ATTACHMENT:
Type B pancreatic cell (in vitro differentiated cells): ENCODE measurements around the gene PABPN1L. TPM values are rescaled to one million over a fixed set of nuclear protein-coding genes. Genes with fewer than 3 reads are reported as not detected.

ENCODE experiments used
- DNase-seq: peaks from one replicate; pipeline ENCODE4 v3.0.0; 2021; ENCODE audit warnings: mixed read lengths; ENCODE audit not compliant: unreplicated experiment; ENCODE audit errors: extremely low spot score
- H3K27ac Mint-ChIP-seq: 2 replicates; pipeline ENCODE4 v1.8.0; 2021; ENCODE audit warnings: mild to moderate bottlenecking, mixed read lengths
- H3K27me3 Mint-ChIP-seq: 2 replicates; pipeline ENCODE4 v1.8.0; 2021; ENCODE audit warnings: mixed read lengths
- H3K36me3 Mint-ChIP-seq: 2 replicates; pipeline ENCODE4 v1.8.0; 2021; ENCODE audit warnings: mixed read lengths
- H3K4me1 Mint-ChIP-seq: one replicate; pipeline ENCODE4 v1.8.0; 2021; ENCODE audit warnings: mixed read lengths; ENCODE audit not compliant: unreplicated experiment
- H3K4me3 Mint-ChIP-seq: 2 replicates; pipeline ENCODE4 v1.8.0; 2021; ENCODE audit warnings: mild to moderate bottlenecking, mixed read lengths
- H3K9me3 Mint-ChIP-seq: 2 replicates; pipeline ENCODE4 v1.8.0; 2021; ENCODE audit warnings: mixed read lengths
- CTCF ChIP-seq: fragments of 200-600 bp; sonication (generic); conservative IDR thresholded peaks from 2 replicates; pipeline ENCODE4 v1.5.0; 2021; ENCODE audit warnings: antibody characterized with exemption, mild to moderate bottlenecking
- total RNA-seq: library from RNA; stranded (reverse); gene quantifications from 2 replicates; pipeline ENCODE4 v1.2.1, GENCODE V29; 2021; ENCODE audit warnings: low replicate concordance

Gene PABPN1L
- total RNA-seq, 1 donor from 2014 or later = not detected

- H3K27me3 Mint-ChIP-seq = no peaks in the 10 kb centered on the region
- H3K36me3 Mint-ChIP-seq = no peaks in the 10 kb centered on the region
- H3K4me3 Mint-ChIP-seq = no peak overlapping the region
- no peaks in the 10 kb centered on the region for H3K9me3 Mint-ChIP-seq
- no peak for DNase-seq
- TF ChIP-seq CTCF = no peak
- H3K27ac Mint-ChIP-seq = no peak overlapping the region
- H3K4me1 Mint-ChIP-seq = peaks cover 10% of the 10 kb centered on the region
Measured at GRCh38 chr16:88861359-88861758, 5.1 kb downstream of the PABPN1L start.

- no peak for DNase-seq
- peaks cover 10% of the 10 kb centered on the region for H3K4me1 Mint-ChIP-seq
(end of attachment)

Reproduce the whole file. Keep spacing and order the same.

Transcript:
Type B pancreatic cell (in vitro differentiated cells): ENCODE measurements around the gene PABPN1L. TPM values are rescaled to one million over a fixed set of nuclear protein-coding genes. Genes with fewer than 3 reads are reported as not detected.

ENCODE experiments used
- DNase-seq: peaks from one replicate; pipeline ENCODE4 v3.0.0; 2021; ENCODE audit warnings: mixed read lengths; ENCODE audit not compliant: unreplicated experiment; ENCODE audit errors: extremely low spot score
- H3K27ac Mint-ChIP-seq: 2 replicates; pipeline ENCODE4 v1.8.0; 2021; ENCODE audit warnings: mild to moderate bottlenecking, mixed read lengths
- H3K27me3 Mint-ChIP-seq: 2 replicates; pipeline ENCODE4 v1.8.0; 2021; ENCODE audit warnings: mixed read lengths
- H3K36me3 Mint-ChIP-seq: 2 replicates; pipeline ENCODE4 v1.8.0; 2021; ENCODE audit warnings: mixed read lengths
- H3K4me1 Mint-ChIP-seq: one replicate; pipeline ENCODE4 v1.8.0; 2021; ENCODE audit warnings: mixed read lengths; ENCODE audit not compliant: unreplicated experiment
- H3K4me3 Mint-ChIP-seq: 2 replicates; pipeline ENCODE4 v1.8.0; 2021; ENCODE audit warnings: mild to moderate bottlenecking, mixed read lengths
- H3K9me3 Mint-ChIP-seq: 2 replicates; pipeline ENCODE4 v1.8.0; 2021; ENCODE audit warnings: mixed read lengths
- CTCF ChIP-seq: fragments of 200-600 bp; sonication (generic); conservative IDR thresholded peaks from 2 replicates; pipeline ENCODE4 v1.5.0; 2021; ENCODE audit warnings: antibody characterized with exemption, mild to moderate bottlenecking
- total RNA-seq: library from RNA; stranded (reverse); gene quantifications from 2 replicates; pipeline ENCODE4 v1.2.1, GENCODE V29; 2021; ENCODE audit warnings: low replicate concordance

Gene PABPN1L
- total RNA-seq, 1 donor from 2014 or later = not detected

- H3K27me3 Mint-ChIP-seq = no peaks in the 10 kb centered on the region
- H3K36me3 Mint-ChIP-seq = no peaks in the 10 kb centered on the region
- H3K4me3 Mint-ChIP-seq = no peak overlapping the region
- no peaks in the 10 kb centered on the region for H3K9me3 Mint-ChIP-seq
- no peak for DNase-seq
- TF ChIP-seq CTCF = no peak
- H3K27ac Mint-ChIP-seq = no peak overlapping the region
- H3K4me1 Mint-ChIP-seq = peaks cover 10% of the 10 kb centered on the region
Measured at GRCh38 chr16:88861359-88861758, 5.1 kb downstream of the PABPN1L start.

- no peak for DNase-seq
- peaks cover 10% of the 10 kb centered on the region for H3K4me1 Mint-ChIP-seq